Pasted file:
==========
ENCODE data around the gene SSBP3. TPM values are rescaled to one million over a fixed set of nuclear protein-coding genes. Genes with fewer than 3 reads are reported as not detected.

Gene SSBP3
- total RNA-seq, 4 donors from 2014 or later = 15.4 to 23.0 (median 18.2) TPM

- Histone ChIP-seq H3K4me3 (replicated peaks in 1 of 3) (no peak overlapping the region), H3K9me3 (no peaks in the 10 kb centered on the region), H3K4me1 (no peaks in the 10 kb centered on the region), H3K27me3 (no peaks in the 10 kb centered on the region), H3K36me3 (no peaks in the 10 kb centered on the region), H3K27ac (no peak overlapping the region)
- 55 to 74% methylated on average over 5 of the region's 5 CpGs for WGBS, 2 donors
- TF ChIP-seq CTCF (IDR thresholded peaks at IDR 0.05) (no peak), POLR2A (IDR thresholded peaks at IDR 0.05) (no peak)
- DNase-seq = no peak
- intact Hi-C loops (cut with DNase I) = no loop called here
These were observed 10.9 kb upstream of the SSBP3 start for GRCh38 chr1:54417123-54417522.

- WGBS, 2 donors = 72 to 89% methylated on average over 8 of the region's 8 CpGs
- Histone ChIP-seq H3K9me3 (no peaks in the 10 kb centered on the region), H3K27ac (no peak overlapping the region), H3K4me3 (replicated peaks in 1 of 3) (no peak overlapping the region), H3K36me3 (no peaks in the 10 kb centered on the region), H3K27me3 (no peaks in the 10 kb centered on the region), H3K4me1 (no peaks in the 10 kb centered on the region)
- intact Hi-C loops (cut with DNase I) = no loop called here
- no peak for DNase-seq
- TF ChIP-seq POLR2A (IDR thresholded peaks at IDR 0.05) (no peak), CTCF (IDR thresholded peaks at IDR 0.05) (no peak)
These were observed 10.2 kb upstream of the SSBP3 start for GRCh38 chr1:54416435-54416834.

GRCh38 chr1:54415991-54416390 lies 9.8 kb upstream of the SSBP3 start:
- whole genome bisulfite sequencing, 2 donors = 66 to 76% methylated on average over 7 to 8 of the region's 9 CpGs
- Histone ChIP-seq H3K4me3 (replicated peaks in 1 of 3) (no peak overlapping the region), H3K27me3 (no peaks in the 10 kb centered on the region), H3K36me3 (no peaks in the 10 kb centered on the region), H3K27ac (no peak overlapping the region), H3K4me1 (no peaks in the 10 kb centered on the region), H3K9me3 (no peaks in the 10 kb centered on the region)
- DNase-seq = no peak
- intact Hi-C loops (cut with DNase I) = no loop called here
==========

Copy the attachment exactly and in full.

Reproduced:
ENCODE data around the gene SSBP3. TPM values are rescaled to one million over a fixed set of nuclear protein-coding genes. Genes with fewer than 3 reads are reported as not detected.

Gene SSBP3
- total RNA-seq, 4 donors from 2014 or later = 15.4 to 23.0 (median 18.2) TPM

- Histone ChIP-seq H3K4me3 (replicated peaks in 1 of 3) (no peak overlapping the region), H3K9me3 (no peaks in the 10 kb centered on the region), H3K4me1 (no peaks in the 10 kb centered on the region), H3K27me3 (no peaks in the 10 kb centered on the region), H3K36me3 (no peaks in the 10 kb centered on the region), H3K27ac (no peak overlapping the region)
- 55 to 74% methylated on average over 5 of the region's 5 CpGs for WGBS, 2 donors
- TF ChIP-seq CTCF (IDR thresholded peaks at IDR 0.05) (no peak), POLR2A (IDR thresholded peaks at IDR 0.05) (no peak)
- DNase-seq = no peak
- intact Hi-C loops (cut with DNase I) = no loop called here
These were observed 10.9 kb upstream of the SSBP3 start for GRCh38 chr1:54417123-54417522.

- WGBS, 2 donors = 72 to 89% methylated on average over 8 of the region's 8 CpGs
- Histone ChIP-seq H3K9me3 (no peaks in the 10 kb centered on the region), H3K27ac (no peak overlapping the region), H3K4me3 (replicated peaks in 1 of 3) (no peak overlapping the region), H3K36me3 (no peaks in the 10 kb centered on the region), H3K27me3 (no peaks in the 10 kb centered on the region), H3K4me1 (no peaks in the 10 kb centered on the region)
- intact Hi-C loops (cut with DNase I) = no loop called here
- no peak for DNase-seq
- TF ChIP-seq POLR2A (IDR thresholded peaks at IDR 0.05) (no peak), CTCF (IDR thresholded peaks at IDR 0.05) (no peak)
These were observed 10.2 kb upstream of the SSBP3 start for GRCh38 chr1:54416435-54416834.

GRCh38 chr1:54415991-54416390 lies 9.8 kb upstream of the SSBP3 start:
- whole genome bisulfite sequencing, 2 donors = 66 to 76% methylated on average over 7 to 8 of the region's 9 CpGs
- Histone ChIP-seq H3K4me3 (replicated peaks in 1 of 3) (no peak overlapping the region), H3K27me3 (no peaks in the 10 kb centered on the region), H3K36me3 (no peaks in the 10 kb centered on the region), H3K27ac (no peak overlapping the region), H3K4me1 (no peaks in the 10 kb centered on the region), H3K9me3 (no peaks in the 10 kb centered on the region)
- DNase-seq = no peak
- intact Hi-C loops (cut with DNase I) = no loop called here